Starting off, the old cross-origin settings data is associated with the projects of an account, even though there is only one snippet per account. That means the data model needed to be modified for both projects and accounts, moving the field from projects to accounts. Since the old cross-origin tracking was an existing feature that many, if not all, customers use rely on for their experiments, the current data within the account will need to be preserved and eventually moved to the project settings. This mean that the old settings cannot be simply removed and replaced with the new version.
To accomplish this, I needed to write a migration script that took the data from the old fields, remove the duplicates (in theory, an account can have multiple projects with the same origin entries), and insert them into the new account-based fields. Once the data migrated successfully, I can flip the feature flag on the account to switch them over to the new settings.
Once cross-origin tracking data exist on the account-level, I can continue to implement the functionality to automatically determine the cross-origins for an account. When an experiment is created on Optimizely, the customer is assumed to want to take advantage of the features of Optimizely and enable cross-origin tracking for all subdomains and protocols on the same domain. Sounds simple enough, so let's move onto the next step.
Like I mentioned earlier, the entries for cross-origin tracking have a property called match types, which helps customers identify and whitelist a set of URLs given a pattern. I can leverage this property match types have to help customers automatically set their origin settings. There is a match type called Substring match that, as the name implies, will match and whitelist any website with a given substring. For example:
Substring match "map" -> http://maps.google.com -> https://maps.apple.com -> https://mapquest.com -> ...
If I were to enable cross-origin tracking for all subdomains and protocols on the same domain, substring match works well. I can take an experiment's URL and add it as an entry. However, there is a case where Substring match will match with unintended URLs. As an example:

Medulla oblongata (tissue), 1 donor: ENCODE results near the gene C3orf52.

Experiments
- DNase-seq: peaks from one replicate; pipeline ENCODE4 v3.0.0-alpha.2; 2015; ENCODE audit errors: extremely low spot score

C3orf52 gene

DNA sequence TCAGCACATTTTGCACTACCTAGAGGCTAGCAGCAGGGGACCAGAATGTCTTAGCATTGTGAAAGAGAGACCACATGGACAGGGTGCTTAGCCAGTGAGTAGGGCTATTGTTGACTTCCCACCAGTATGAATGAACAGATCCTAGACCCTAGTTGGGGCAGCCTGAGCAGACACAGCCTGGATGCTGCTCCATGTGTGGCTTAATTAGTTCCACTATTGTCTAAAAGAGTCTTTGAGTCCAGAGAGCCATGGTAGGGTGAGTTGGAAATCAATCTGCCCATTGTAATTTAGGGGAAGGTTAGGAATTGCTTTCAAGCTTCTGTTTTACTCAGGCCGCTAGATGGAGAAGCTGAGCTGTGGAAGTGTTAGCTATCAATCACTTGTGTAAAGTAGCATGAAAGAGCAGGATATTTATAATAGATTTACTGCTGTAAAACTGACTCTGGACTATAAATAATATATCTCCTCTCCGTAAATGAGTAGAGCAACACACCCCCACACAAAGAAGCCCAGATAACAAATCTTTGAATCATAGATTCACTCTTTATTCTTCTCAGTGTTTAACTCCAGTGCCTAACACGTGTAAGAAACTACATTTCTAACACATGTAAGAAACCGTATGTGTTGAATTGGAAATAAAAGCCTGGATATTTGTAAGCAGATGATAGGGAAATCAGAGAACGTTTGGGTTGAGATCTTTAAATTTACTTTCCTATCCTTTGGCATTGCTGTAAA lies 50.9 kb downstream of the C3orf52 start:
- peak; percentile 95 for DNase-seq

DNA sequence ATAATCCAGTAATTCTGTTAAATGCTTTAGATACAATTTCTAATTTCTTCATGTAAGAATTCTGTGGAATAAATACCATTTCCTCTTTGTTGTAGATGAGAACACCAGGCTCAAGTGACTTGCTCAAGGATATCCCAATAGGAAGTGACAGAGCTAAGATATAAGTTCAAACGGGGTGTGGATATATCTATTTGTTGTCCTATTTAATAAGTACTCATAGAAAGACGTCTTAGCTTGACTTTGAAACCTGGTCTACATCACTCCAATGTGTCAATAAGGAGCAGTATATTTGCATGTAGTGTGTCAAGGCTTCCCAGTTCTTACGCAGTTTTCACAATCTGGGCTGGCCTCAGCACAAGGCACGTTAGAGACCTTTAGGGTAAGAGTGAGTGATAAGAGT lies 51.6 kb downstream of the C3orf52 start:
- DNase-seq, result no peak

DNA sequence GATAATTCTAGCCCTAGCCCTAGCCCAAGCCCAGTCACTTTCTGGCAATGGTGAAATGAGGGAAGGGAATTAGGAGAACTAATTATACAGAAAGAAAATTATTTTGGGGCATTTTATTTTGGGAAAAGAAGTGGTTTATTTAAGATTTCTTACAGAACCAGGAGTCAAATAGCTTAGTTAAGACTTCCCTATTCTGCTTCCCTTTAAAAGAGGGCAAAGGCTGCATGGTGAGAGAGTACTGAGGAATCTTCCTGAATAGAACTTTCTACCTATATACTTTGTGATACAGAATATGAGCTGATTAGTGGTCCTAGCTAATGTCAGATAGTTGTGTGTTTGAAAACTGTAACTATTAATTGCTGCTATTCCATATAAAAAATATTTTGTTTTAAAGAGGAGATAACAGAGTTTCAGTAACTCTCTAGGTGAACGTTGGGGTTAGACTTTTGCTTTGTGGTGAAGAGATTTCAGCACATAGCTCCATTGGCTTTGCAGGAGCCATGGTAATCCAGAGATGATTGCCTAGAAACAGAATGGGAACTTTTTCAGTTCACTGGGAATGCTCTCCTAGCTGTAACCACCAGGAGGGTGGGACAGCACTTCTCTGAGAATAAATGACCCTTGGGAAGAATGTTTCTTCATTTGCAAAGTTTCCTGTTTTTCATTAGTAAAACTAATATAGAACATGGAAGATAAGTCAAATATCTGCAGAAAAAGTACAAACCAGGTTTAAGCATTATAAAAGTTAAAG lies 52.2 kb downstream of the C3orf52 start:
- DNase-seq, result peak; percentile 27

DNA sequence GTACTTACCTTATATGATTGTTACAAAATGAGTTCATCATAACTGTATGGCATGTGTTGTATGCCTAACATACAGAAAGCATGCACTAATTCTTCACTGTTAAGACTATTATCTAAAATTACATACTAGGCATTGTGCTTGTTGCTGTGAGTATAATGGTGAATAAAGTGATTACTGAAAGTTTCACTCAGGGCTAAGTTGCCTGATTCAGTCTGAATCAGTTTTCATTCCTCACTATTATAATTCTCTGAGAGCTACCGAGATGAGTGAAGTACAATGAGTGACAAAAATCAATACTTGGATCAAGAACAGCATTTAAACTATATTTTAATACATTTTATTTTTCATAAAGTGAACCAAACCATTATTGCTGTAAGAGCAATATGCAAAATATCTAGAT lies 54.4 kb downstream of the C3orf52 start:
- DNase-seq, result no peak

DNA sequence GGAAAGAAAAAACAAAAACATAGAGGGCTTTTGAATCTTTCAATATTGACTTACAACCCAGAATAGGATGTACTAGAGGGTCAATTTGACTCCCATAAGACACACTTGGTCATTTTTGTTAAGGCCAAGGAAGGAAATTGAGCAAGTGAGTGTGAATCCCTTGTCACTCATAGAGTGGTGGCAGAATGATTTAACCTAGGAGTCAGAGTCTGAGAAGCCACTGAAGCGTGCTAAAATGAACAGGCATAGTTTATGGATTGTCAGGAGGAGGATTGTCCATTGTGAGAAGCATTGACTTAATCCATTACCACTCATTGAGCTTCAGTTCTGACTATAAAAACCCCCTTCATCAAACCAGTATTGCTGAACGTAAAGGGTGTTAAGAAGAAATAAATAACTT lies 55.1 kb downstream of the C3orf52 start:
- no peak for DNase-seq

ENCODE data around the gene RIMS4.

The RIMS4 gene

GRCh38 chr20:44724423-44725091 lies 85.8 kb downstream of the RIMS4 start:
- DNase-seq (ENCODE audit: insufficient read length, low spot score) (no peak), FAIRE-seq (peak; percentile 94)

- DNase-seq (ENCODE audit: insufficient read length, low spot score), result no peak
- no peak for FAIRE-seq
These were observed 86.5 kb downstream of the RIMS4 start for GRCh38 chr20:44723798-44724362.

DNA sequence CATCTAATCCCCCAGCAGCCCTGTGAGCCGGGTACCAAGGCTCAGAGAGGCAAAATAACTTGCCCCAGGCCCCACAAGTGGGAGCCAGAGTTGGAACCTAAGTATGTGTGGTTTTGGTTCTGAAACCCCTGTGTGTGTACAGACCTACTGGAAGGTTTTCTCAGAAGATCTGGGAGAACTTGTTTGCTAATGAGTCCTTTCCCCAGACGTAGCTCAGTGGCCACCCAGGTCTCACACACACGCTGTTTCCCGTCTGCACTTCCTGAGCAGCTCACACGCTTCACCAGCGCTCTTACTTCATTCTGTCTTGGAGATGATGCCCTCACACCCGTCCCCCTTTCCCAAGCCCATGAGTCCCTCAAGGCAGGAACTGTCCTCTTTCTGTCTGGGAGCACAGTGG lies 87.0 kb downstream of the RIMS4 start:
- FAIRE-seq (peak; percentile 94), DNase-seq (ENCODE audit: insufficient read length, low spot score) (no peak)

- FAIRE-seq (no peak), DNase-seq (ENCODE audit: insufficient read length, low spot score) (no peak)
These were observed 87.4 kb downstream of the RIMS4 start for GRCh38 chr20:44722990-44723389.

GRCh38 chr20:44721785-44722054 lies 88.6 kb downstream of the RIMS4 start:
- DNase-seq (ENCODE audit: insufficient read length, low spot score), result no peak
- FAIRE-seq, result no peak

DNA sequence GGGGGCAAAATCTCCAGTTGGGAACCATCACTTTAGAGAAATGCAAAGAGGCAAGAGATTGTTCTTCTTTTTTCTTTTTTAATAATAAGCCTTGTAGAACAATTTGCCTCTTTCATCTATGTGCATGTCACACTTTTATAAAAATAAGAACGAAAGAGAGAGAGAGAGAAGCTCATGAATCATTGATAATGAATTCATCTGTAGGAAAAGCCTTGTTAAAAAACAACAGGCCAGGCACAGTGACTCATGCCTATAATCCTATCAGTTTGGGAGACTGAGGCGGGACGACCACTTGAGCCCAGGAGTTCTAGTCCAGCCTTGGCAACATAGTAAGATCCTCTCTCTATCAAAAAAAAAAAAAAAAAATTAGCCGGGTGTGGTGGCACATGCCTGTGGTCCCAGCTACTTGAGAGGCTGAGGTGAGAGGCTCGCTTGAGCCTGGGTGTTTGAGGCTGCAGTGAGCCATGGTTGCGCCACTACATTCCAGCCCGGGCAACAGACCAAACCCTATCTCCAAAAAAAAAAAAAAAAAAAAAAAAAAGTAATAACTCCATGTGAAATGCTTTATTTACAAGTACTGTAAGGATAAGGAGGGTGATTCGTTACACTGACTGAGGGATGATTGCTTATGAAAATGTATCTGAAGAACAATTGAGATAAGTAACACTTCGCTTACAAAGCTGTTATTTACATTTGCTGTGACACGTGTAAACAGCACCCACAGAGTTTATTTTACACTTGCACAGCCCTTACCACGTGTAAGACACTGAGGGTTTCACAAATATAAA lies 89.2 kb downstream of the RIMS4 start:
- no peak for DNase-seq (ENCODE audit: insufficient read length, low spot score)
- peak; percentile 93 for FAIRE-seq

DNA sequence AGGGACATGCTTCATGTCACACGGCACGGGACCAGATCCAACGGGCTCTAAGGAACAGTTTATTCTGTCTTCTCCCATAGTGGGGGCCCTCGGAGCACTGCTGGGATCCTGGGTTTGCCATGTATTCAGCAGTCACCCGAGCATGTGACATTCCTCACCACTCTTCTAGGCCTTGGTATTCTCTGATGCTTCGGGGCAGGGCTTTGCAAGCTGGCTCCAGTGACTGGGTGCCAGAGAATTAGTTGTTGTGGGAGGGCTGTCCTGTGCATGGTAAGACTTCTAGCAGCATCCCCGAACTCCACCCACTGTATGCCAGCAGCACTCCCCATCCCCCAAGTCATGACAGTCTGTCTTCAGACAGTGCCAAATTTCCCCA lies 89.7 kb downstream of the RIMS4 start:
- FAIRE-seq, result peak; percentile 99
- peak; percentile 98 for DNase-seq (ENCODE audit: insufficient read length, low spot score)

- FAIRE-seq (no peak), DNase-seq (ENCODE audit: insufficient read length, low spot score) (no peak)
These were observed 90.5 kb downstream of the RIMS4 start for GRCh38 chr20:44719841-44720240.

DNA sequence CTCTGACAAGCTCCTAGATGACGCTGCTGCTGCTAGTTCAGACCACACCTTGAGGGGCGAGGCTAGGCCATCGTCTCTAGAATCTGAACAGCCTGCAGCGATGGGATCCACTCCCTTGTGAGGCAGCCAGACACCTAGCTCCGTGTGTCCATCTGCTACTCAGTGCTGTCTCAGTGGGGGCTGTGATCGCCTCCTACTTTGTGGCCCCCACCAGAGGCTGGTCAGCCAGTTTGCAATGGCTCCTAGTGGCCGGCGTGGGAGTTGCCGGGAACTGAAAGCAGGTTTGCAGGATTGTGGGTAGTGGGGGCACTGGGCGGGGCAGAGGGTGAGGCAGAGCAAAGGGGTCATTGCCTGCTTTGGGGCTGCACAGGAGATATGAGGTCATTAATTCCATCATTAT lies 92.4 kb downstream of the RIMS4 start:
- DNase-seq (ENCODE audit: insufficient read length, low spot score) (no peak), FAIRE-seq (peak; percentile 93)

Experiment URL: http://optimizely.com/some/path/here Origin extracted: optimizely.com Substring match "optimizely.com" -> http://www.optimizely.com -> https://app.optimizely.com -> https://help.optimizely.com -> https://notoptimizely.com -> https://optimizely.companyevil.com
Now, clearly notoptimizely.com and companyevil.com are unintended matches as they exists outside of the optimizely.com domain. We really only want to match the suffix of a root domain and not just the substring in this case. The solution is to introduce a new match type, Suffix match, that prevents matching any domains outside of a given URL's root domain.
The way that Substring match is implemented is basically a preset Regex match, so Suffix match should be implemented the same way. The changes are to insert an explicit start or a period
_(^|\\.) at the beginning of the origin and insert an explicit end $ at the end of the origin. This will make sure the root domain of any URL will always be the origin and nothing else.
By implementing Suffix match, it can significantly reduce the amount of data noise customers need to see on their dashboard (as opposed to seeing every entry), while maintaining useful information about their cross-origin tracking settings.